Thinking about church architecture has come to an impasse. Reformers and traditionalists are talking past each other. In Theology in Stone, Richard Kieckhefer seeks to help both sides move beyond the standoff toward a fruitful conversation about houses of worship. Drawing on a wide range of historical examples with an eye to their contemporary relevance, he offers refreshing new ideas about the meanings and uses of church architecture. Kieckhefer begins with four chapters on the basic elements of church architecture - the overall arrangement of space, the use of an altar or pulpit as a centering focus, the aesthetics of church design, and the functions of sacred symbols. He goes on to offer three extended historical studies, dealing with churches of
medieval England, revival-style churches of America, and modern churches of twentieth-century Germany. Drawing on these case studies, he concludes with a vision of a new theology of church architecture - historically grounded, yet framed for our own time. extended historical studies, dealing with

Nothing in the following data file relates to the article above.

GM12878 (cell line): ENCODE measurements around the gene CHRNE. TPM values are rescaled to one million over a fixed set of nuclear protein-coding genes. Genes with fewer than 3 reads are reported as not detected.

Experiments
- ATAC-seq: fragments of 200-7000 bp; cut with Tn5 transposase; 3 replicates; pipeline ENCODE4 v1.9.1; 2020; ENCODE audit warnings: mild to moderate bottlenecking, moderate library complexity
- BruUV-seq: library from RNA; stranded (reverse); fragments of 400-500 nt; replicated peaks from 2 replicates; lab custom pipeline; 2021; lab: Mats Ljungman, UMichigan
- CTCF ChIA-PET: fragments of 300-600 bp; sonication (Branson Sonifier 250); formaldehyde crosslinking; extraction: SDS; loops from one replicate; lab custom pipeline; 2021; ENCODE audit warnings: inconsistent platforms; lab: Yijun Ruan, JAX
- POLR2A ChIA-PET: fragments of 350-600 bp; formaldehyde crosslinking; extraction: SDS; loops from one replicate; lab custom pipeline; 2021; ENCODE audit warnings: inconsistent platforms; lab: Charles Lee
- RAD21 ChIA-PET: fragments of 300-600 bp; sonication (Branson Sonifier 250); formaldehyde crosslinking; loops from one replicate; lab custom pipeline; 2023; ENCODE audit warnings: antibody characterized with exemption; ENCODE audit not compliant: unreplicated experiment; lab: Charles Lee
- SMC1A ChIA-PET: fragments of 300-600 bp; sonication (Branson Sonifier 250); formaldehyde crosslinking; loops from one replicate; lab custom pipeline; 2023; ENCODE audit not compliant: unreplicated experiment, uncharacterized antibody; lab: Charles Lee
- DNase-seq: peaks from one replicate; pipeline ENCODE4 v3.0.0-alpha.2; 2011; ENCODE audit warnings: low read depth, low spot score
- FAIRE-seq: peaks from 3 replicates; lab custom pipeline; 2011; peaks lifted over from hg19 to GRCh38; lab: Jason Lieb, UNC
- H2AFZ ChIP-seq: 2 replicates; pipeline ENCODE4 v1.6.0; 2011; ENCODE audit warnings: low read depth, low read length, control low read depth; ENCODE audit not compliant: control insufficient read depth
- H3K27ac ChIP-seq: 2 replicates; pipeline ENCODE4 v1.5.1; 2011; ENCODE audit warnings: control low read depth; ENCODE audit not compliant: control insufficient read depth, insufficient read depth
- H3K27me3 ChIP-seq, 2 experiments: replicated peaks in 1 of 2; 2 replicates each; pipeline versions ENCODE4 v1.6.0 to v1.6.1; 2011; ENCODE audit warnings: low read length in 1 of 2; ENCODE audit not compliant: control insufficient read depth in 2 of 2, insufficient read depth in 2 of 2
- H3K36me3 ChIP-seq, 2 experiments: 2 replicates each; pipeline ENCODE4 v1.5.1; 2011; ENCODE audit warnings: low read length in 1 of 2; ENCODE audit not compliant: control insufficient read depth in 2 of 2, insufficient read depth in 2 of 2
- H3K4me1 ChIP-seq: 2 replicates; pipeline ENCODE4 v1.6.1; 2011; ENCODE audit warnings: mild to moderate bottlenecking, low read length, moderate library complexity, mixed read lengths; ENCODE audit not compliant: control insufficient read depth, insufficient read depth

Readership: Scholars and students interested in church architecture, worship, church history, theology, and aesthetics.
Richard Kieckhefer, Professor of Religion and History, Northwestern University
"Kieckhefer has produced a book to challenge the general concept of the church building ... This is an interesting departure from the more usual commentaries on ecclesiastical architecture, and is to be welcomed." - Julian Litten, Church Times
"... imaginative and fascinating new book." - Beverley Guardian